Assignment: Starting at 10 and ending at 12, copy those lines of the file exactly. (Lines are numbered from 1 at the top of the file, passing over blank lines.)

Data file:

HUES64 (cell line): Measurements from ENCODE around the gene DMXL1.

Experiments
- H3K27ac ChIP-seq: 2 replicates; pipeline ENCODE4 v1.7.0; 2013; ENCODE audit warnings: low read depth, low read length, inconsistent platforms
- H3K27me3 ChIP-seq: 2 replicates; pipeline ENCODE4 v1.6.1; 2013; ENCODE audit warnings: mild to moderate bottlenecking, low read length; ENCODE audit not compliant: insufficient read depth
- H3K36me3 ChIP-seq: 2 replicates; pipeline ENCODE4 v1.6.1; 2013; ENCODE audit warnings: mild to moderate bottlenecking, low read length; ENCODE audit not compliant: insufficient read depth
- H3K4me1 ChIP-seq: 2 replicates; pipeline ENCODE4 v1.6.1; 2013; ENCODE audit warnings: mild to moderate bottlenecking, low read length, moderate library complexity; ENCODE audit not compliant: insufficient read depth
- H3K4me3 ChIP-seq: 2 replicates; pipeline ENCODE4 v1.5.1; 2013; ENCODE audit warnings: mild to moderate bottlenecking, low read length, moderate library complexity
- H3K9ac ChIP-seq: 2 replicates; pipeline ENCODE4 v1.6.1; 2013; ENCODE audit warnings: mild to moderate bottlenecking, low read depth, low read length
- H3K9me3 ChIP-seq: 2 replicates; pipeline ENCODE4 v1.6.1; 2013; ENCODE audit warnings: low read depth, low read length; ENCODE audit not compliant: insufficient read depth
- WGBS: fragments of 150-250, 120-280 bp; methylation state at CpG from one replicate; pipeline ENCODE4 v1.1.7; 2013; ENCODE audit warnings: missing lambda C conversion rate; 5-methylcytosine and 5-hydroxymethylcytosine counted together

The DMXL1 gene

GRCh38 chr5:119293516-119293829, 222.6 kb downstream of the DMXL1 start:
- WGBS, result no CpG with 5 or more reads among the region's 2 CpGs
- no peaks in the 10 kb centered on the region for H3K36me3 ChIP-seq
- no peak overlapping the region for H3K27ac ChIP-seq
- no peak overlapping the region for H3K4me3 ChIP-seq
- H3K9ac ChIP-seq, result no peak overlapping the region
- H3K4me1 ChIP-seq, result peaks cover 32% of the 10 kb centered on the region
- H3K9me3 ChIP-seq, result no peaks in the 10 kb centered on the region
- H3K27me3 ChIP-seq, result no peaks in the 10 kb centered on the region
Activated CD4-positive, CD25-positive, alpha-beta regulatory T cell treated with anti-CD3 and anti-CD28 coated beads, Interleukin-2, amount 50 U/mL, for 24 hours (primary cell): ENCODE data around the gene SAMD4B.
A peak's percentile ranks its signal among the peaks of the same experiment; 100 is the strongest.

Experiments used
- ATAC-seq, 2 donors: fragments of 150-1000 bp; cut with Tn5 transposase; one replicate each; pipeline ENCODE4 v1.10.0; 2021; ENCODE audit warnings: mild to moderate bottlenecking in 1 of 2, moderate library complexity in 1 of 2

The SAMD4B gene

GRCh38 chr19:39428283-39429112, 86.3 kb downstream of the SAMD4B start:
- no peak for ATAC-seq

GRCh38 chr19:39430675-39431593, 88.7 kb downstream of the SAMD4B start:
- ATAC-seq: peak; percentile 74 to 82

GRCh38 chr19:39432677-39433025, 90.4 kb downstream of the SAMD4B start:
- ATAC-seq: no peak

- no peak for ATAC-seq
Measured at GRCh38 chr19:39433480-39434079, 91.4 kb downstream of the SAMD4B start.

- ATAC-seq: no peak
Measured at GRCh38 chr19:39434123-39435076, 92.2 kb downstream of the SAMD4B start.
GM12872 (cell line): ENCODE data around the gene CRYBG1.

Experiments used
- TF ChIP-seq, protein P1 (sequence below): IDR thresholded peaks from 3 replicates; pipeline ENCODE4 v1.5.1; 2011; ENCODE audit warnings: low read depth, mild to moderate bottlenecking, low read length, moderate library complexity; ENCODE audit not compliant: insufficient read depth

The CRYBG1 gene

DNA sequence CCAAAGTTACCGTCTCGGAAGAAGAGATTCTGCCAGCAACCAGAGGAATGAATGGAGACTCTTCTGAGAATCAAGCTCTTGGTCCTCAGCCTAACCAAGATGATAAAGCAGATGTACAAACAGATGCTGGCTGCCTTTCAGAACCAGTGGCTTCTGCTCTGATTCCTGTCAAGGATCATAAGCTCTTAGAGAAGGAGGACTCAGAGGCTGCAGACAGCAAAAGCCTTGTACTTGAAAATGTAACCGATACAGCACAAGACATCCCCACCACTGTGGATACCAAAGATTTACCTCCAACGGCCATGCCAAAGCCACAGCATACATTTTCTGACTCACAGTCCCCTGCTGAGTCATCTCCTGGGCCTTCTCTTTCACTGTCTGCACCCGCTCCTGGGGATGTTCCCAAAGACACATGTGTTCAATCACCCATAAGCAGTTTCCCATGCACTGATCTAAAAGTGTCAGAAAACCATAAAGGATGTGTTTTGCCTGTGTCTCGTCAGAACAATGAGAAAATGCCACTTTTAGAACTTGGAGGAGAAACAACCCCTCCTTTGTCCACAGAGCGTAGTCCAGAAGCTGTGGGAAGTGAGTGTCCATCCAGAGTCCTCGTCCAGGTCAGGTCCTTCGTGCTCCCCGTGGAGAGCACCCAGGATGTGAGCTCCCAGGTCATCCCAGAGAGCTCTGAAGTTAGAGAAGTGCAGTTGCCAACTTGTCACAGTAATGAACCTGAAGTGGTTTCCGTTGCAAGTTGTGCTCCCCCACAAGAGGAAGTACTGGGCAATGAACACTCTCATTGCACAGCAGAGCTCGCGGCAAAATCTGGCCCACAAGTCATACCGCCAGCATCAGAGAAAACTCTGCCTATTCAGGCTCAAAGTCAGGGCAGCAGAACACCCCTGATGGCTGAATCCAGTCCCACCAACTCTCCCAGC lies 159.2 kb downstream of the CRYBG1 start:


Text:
- WGBS: fragments of 150-250, 120-280 bp; methylation state at CpG from one replicate; pipeline ENCODE4 v1.1.7; 2013; ENCODE audit warnings: missing lambda C conversion rate; 5-methylcytosine and 5-hydroxymethylcytosine counted together

The DMXL1 gene

GRCh38 chr5:119293516-119293829, 222.6 kb downstream of the DMXL1 start: